Updated: Aug 2
June was spent mostly at the elk farm in Minnesota. A side trip to watch the Minnesota Twins play the Cubs at Wrigley Field was highly entertaining. Minnesota fans numbered about 4-5,000 and were louder than the Cub fans in attendance. A vendor said he had never seen that happen before at Wrigley. A chance to see Joe Mauer, on his way to becoming the greatest catcher ever, was worth the seven hour drive. When he homered it was even better.
Another ball game, this time at the Metrodome in Minneapolis had special significance as well. In what was likely the Angstman’s last trip to the Dome, second row seats behind the dugout allowed a chance to overhear conversation at the open end of the dugout where players wait to enter the on deck circle. The Twins move to a new outdoor stadium next year.
Baseball has a long history in the Angstman family. Jacob and Emma Angstman moved to what is now Long Pond Elk Farm in 1904 by horse and wagon, arriving with all their equipment, livestock and household goods, along with 13 children. There were 11 boys, and they soon established a baseball team that played some of their games in the pasture behind the barn. This after a July 4th game in Orrock near Princeton. In later years, the brothers recalled that they never lost a game, but upon cross examination revealed that they actually might not have won a game. The team picture dates from 1913.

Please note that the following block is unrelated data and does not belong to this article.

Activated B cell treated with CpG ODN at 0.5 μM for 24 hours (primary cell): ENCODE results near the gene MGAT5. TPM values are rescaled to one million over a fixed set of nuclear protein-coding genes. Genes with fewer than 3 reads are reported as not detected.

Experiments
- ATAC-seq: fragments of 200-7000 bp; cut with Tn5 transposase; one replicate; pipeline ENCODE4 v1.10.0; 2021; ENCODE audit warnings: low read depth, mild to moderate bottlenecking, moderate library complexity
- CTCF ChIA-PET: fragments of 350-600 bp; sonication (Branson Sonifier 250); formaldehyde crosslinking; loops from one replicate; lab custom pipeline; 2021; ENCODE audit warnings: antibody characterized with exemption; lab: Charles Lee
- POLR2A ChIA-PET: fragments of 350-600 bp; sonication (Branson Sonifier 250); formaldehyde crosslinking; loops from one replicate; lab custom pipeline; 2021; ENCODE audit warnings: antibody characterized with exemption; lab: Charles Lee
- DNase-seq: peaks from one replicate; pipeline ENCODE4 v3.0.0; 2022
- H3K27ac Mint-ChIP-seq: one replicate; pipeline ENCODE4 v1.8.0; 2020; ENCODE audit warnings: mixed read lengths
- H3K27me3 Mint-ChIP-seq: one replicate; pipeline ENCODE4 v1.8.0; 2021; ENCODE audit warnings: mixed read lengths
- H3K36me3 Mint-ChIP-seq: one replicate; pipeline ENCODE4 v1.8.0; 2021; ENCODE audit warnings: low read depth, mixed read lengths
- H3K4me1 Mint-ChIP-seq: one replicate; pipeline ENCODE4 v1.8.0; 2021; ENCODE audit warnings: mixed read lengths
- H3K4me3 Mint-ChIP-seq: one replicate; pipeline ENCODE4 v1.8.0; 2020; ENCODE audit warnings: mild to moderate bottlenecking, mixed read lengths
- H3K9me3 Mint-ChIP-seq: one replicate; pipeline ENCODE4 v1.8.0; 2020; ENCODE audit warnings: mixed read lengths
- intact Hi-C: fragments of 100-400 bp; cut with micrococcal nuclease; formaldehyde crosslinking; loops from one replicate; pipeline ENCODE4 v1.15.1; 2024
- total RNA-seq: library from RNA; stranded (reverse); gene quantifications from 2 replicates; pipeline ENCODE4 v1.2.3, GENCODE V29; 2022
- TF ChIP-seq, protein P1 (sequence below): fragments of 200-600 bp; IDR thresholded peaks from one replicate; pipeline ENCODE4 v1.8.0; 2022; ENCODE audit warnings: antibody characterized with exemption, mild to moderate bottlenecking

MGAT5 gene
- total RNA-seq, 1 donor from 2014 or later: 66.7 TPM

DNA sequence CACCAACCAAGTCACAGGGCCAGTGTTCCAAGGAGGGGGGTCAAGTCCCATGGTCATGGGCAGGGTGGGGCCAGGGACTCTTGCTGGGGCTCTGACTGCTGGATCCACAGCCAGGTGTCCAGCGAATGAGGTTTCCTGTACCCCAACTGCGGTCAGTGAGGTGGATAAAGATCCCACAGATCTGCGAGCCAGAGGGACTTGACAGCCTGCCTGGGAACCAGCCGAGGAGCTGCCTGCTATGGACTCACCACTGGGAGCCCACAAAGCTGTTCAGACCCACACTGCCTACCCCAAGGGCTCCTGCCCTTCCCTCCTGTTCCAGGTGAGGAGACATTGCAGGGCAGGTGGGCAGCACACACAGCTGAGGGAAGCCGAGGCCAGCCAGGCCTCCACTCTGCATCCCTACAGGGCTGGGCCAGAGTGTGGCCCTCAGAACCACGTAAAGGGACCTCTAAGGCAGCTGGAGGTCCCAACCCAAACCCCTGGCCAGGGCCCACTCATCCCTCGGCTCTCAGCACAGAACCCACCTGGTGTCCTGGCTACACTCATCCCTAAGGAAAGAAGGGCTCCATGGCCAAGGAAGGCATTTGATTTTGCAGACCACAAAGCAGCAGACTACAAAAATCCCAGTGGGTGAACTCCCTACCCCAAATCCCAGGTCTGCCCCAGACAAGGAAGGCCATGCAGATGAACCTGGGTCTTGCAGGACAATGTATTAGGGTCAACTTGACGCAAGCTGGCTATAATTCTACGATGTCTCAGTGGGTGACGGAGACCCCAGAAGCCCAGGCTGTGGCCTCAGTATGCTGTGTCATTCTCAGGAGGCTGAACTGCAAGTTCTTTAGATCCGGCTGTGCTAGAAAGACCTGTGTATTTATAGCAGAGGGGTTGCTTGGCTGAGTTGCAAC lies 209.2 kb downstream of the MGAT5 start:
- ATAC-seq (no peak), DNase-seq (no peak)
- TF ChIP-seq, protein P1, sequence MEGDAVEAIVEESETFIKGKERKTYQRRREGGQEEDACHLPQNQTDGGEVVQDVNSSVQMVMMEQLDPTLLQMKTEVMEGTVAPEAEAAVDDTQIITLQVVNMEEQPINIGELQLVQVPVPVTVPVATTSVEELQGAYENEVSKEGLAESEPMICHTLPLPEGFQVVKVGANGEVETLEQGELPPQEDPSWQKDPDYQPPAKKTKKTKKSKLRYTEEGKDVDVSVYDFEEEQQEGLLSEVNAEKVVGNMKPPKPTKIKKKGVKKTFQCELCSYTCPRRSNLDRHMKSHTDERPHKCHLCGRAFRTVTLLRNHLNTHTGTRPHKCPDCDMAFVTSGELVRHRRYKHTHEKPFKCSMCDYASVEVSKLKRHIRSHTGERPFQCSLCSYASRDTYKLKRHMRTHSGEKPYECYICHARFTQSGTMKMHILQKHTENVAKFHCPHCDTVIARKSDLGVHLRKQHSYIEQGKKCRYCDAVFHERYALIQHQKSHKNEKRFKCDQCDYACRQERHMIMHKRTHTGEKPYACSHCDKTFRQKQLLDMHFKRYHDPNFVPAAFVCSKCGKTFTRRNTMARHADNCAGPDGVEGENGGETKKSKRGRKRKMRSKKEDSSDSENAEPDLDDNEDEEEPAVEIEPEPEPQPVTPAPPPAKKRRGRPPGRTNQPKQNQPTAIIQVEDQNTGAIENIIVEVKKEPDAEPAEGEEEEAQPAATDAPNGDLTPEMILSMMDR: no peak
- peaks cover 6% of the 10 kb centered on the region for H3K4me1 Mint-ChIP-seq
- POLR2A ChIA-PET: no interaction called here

A more recent ball team photo is from the Bethel Fourth of July tourney where the won the championship. Missing from the photo is part time player Myron, who spent the holiday at the family lake cabin.
The Kuskowkim River float by Ben, Casie and Jane was successful. Ben submitted photo evidence of the wonderful trip. The floaters missed seeing this river scene however. A plane crashed at an upriver strip, and the owner decided to for the trip back to Aniak for repairs.
An Angstman family gathering in Fresno featured hot weather. The invitation mentioned semi-formal attire, which posed a problem for some family members who are formally challenged.
Of course, the law office has to remain open to fund these adventures. ALO settled a claim brought by three members of a Bristol Bay family that was involved in an auto accident in Anchorage. The family agreed to split $90,000. Much of June was spent preparing for a trial which starts in late July involving the death of two men who drowned in the Kuskokwim. Both were drinking, but blame the city for having an unsafe dock and the boat owner for having an unsafe boat.